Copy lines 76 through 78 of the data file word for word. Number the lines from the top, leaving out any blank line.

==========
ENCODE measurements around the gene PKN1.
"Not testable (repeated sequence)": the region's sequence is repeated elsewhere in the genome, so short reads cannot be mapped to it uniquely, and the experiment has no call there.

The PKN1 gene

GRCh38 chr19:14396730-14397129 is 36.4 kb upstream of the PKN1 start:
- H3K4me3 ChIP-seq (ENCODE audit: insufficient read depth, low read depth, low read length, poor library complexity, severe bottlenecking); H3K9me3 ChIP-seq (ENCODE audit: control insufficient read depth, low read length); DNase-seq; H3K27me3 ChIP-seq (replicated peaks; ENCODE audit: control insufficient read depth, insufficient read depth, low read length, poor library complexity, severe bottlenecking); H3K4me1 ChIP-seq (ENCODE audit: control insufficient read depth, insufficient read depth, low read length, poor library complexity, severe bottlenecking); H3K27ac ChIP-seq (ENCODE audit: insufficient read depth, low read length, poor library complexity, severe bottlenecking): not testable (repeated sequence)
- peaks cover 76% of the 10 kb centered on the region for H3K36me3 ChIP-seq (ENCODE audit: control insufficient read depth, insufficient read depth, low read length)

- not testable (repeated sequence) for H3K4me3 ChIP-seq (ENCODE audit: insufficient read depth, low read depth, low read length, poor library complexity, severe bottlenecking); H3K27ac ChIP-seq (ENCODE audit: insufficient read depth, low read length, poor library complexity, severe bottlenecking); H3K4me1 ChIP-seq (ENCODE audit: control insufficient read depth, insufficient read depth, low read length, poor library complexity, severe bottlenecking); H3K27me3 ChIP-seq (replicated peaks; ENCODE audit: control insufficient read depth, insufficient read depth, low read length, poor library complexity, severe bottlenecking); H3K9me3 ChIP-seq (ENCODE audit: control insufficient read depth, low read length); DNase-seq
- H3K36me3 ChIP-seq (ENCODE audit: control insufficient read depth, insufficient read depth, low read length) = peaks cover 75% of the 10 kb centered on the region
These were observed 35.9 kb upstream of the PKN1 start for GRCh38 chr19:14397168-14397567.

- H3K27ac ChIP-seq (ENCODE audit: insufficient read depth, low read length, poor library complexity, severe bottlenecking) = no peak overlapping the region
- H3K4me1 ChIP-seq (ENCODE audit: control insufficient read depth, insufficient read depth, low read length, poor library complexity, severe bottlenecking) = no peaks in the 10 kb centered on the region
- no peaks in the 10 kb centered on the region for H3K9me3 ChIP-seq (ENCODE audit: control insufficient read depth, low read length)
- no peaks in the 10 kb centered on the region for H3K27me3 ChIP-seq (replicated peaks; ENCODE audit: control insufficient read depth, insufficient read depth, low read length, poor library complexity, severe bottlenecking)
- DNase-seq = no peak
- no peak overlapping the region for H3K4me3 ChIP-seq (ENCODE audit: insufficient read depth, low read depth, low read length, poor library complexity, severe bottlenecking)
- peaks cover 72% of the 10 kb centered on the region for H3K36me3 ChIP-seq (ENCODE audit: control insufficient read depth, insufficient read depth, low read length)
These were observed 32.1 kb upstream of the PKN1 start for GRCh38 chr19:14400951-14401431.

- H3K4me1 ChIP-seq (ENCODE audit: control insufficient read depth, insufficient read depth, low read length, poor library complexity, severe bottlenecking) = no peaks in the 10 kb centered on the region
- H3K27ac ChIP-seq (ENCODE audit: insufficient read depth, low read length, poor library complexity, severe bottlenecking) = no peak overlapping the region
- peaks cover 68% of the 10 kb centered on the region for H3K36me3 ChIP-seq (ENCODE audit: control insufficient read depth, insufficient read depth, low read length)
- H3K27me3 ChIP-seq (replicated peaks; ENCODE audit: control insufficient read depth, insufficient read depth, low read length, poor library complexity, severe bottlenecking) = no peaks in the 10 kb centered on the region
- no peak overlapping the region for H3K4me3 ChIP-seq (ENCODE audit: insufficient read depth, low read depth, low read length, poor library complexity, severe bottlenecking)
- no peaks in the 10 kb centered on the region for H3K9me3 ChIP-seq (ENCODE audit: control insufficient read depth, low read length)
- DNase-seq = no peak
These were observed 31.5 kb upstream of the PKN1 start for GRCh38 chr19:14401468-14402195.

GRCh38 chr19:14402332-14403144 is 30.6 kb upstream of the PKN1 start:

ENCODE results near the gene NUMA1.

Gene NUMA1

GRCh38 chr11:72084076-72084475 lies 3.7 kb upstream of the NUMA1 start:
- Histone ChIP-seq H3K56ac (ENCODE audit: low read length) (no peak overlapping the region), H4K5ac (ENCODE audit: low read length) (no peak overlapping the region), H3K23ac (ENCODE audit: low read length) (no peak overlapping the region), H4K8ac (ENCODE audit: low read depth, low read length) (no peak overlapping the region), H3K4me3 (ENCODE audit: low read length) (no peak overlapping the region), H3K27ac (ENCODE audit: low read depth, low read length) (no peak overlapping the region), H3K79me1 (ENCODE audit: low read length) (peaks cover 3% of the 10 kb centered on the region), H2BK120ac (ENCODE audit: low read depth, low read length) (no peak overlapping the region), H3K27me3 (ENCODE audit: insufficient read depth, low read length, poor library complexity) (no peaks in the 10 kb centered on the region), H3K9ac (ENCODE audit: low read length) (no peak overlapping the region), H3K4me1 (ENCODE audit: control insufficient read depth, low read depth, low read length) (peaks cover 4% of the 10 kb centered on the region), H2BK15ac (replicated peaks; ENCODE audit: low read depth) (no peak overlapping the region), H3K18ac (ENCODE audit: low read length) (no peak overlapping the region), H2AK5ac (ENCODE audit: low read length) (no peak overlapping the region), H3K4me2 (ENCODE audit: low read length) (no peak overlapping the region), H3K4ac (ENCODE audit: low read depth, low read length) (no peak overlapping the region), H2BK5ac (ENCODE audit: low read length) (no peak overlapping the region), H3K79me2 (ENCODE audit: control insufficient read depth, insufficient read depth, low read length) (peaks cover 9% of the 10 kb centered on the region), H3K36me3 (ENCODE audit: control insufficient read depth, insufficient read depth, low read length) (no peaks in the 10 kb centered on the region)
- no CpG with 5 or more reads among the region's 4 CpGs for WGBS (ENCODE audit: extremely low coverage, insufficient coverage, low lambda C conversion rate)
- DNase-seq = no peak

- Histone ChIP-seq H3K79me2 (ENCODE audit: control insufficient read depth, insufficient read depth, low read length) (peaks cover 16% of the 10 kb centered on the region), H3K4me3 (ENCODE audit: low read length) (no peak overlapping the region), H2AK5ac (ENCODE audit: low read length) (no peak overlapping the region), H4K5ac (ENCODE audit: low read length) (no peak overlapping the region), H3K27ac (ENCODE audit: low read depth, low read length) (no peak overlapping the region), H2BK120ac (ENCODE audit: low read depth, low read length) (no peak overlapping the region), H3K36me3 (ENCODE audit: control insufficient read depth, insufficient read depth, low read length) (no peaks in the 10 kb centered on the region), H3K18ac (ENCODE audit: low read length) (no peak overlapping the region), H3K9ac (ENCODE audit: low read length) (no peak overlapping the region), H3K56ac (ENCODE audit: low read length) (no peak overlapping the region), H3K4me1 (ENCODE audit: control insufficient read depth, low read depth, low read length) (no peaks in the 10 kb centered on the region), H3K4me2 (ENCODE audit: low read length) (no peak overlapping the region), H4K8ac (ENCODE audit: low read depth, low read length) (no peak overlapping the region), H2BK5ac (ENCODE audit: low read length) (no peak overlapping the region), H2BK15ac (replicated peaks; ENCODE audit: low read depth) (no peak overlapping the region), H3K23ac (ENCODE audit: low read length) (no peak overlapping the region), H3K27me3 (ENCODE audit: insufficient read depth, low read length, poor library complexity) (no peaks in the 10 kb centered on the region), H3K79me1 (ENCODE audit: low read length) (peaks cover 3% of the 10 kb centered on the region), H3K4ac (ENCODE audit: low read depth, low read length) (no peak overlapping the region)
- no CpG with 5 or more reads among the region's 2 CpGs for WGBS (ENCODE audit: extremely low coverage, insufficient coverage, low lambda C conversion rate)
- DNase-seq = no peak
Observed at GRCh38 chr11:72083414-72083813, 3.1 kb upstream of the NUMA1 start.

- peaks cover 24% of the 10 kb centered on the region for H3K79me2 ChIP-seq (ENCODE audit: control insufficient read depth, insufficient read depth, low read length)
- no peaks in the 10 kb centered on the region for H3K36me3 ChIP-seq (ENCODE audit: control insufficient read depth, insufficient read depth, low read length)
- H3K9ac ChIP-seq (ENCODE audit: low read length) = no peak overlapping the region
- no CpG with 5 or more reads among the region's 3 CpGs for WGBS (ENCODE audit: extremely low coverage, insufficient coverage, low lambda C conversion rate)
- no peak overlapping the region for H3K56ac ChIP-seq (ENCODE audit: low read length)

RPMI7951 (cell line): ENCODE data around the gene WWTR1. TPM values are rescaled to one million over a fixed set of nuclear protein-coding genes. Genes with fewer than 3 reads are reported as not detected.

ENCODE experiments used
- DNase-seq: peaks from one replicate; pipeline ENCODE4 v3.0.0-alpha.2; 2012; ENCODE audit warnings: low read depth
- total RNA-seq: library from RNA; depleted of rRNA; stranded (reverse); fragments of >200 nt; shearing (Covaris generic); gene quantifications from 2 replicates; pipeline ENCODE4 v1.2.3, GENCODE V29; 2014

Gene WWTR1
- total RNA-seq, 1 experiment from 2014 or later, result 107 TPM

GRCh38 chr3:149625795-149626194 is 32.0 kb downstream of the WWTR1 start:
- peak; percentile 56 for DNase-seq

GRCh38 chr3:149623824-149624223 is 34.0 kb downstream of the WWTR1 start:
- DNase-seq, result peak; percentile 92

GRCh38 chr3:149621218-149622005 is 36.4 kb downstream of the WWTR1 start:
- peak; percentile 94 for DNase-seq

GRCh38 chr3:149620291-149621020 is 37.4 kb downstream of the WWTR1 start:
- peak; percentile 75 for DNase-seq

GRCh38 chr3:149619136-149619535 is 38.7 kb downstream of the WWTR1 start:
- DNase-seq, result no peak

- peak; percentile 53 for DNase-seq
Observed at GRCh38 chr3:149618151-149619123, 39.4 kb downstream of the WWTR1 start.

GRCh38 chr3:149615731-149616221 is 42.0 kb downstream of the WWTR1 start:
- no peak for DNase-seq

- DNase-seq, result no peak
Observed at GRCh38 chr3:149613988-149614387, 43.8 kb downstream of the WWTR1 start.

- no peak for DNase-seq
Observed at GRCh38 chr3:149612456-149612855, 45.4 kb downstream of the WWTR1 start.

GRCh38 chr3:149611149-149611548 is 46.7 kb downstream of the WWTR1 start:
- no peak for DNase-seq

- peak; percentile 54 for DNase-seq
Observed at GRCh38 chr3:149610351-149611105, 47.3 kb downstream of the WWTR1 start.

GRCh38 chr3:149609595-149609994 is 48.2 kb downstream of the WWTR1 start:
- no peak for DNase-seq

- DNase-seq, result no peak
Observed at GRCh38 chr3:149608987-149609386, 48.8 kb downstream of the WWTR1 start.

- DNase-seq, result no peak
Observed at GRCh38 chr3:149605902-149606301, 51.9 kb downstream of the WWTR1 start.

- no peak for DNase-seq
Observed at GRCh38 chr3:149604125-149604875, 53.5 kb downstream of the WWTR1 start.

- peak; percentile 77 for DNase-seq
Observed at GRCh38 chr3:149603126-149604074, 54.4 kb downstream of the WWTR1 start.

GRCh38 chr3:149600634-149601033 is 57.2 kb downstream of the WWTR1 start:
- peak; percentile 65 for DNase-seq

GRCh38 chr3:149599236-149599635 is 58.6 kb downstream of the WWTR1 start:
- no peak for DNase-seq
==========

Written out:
- no peak for DNase-seq
Observed at GRCh38 chr3:149604125-149604875, 53.5 kb downstream of the WWTR1 start.

- peak; percentile 77 for DNase-seq